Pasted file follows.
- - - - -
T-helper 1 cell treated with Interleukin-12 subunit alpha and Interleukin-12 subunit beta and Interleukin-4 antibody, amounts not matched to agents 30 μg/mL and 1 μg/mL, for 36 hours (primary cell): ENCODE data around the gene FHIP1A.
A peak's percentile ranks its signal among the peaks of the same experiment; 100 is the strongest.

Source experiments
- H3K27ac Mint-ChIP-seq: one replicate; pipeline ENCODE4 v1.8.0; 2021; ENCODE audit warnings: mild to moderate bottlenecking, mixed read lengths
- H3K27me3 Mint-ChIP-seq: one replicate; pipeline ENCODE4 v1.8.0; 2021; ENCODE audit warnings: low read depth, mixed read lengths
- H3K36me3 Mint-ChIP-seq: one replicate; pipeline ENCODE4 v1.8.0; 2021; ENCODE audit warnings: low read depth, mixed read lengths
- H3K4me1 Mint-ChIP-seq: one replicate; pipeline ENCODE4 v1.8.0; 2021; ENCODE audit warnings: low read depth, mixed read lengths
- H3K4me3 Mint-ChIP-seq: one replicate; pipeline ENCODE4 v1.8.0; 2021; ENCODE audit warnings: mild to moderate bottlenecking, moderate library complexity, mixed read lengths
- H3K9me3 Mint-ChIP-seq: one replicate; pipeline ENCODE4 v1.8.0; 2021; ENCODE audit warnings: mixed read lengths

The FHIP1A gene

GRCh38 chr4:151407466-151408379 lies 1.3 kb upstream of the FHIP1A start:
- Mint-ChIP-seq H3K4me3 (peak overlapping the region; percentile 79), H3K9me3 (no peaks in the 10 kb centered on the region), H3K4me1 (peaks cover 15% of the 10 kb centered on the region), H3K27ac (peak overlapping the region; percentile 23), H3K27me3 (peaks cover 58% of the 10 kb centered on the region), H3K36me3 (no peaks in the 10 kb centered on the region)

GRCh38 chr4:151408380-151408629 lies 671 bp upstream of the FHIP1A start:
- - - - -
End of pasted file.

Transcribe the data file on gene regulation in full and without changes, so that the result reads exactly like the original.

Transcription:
T-helper 1 cell treated with Interleukin-12 subunit alpha and Interleukin-12 subunit beta and Interleukin-4 antibody, amounts not matched to agents 30 μg/mL and 1 μg/mL, for 36 hours (primary cell): ENCODE data around the gene FHIP1A.
A peak's percentile ranks its signal among the peaks of the same experiment; 100 is the strongest.

Source experiments
- H3K27ac Mint-ChIP-seq: one replicate; pipeline ENCODE4 v1.8.0; 2021; ENCODE audit warnings: mild to moderate bottlenecking, mixed read lengths
- H3K27me3 Mint-ChIP-seq: one replicate; pipeline ENCODE4 v1.8.0; 2021; ENCODE audit warnings: low read depth, mixed read lengths
- H3K36me3 Mint-ChIP-seq: one replicate; pipeline ENCODE4 v1.8.0; 2021; ENCODE audit warnings: low read depth, mixed read lengths
- H3K4me1 Mint-ChIP-seq: one replicate; pipeline ENCODE4 v1.8.0; 2021; ENCODE audit warnings: low read depth, mixed read lengths
- H3K4me3 Mint-ChIP-seq: one replicate; pipeline ENCODE4 v1.8.0; 2021; ENCODE audit warnings: mild to moderate bottlenecking, moderate library complexity, mixed read lengths
- H3K9me3 Mint-ChIP-seq: one replicate; pipeline ENCODE4 v1.8.0; 2021; ENCODE audit warnings: mixed read lengths

The FHIP1A gene

GRCh38 chr4:151407466-151408379 lies 1.3 kb upstream of the FHIP1A start:
- Mint-ChIP-seq H3K4me3 (peak overlapping the region; percentile 79), H3K9me3 (no peaks in the 10 kb centered on the region), H3K4me1 (peaks cover 15% of the 10 kb centered on the region), H3K27ac (peak overlapping the region; percentile 23), H3K27me3 (peaks cover 58% of the 10 kb centered on the region), H3K36me3 (no peaks in the 10 kb centered on the region)

GRCh38 chr4:151408380-151408629 lies 671 bp upstream of the FHIP1A start: